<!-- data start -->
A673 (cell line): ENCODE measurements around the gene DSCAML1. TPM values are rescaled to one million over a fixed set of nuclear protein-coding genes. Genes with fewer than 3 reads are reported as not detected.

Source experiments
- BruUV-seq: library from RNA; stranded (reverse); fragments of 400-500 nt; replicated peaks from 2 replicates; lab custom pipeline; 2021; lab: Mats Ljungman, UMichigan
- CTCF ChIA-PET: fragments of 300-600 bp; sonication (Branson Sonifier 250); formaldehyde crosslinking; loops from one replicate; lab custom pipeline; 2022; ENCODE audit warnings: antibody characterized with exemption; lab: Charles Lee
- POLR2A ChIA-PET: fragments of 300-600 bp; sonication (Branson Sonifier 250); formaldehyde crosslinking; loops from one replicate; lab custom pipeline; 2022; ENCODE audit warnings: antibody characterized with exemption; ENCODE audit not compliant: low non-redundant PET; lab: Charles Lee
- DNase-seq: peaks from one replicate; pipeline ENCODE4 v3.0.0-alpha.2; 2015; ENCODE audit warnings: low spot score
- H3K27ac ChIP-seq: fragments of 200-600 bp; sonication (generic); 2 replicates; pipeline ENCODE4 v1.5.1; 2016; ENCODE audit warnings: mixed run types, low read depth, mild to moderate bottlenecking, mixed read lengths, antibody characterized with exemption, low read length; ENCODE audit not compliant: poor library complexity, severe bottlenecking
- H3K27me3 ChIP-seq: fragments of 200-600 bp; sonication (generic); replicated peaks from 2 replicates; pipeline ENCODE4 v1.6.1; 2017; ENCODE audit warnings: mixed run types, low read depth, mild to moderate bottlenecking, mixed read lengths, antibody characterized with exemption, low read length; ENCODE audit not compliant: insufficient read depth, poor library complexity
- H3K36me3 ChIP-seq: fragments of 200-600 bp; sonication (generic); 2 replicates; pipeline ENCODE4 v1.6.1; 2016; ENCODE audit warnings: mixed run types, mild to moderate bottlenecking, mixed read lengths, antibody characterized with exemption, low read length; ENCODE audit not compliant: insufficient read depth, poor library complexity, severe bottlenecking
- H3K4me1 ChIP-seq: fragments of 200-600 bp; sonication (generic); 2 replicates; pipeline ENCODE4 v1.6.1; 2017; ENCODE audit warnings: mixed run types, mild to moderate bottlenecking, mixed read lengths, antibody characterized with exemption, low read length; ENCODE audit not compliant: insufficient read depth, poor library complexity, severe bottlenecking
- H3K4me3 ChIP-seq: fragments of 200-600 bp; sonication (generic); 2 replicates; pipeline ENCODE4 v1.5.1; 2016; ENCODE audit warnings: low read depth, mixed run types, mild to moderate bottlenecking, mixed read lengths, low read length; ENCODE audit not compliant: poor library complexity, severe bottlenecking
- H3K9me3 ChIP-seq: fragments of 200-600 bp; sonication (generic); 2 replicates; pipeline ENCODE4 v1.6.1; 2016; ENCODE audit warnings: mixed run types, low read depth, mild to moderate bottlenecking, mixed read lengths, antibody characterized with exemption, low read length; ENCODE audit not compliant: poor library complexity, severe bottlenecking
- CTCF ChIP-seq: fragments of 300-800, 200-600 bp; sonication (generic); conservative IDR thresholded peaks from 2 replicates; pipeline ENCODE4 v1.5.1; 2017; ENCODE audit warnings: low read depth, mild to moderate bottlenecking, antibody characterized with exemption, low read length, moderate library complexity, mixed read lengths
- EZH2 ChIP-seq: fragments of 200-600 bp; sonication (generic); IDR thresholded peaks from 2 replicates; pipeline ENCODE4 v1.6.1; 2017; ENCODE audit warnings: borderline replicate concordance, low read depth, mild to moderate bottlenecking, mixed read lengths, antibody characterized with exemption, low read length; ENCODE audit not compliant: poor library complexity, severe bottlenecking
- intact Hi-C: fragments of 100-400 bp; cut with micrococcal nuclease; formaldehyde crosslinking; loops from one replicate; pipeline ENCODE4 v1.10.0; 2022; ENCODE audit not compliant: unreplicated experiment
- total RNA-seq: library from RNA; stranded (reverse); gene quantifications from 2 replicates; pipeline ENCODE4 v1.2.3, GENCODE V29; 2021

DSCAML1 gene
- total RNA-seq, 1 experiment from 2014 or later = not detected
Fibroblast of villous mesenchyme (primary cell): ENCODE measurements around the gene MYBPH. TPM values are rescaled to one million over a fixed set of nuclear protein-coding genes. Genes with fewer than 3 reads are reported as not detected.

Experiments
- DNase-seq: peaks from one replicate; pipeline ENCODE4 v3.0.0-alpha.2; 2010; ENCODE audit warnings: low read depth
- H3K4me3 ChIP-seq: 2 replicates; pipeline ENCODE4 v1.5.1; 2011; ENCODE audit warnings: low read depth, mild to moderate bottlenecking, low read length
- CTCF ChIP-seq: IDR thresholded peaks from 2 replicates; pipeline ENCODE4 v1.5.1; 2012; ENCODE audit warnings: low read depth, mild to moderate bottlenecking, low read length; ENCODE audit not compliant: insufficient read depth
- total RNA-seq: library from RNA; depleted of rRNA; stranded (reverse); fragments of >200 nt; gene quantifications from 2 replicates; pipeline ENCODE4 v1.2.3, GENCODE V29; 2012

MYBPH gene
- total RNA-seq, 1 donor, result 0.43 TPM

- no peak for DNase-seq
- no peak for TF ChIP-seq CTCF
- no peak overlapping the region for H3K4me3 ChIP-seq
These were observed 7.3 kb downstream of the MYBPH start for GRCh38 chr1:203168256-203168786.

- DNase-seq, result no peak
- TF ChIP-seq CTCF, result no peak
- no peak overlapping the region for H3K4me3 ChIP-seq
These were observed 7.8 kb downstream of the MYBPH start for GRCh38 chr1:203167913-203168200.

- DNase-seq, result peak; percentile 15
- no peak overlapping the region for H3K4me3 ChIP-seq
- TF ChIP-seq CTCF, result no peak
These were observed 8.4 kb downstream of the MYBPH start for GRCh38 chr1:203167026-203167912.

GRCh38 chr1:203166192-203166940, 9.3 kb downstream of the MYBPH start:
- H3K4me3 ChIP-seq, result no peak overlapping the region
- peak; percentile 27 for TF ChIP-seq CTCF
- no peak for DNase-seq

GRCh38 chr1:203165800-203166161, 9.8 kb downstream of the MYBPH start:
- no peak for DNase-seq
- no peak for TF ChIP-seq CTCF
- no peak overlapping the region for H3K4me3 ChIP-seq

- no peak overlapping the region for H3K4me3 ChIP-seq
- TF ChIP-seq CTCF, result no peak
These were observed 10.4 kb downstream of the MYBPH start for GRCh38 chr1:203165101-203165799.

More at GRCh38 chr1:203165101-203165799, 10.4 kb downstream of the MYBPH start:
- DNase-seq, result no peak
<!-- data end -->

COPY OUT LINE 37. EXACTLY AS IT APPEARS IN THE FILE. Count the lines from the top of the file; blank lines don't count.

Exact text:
- TF ChIP-seq CTCF, result no peak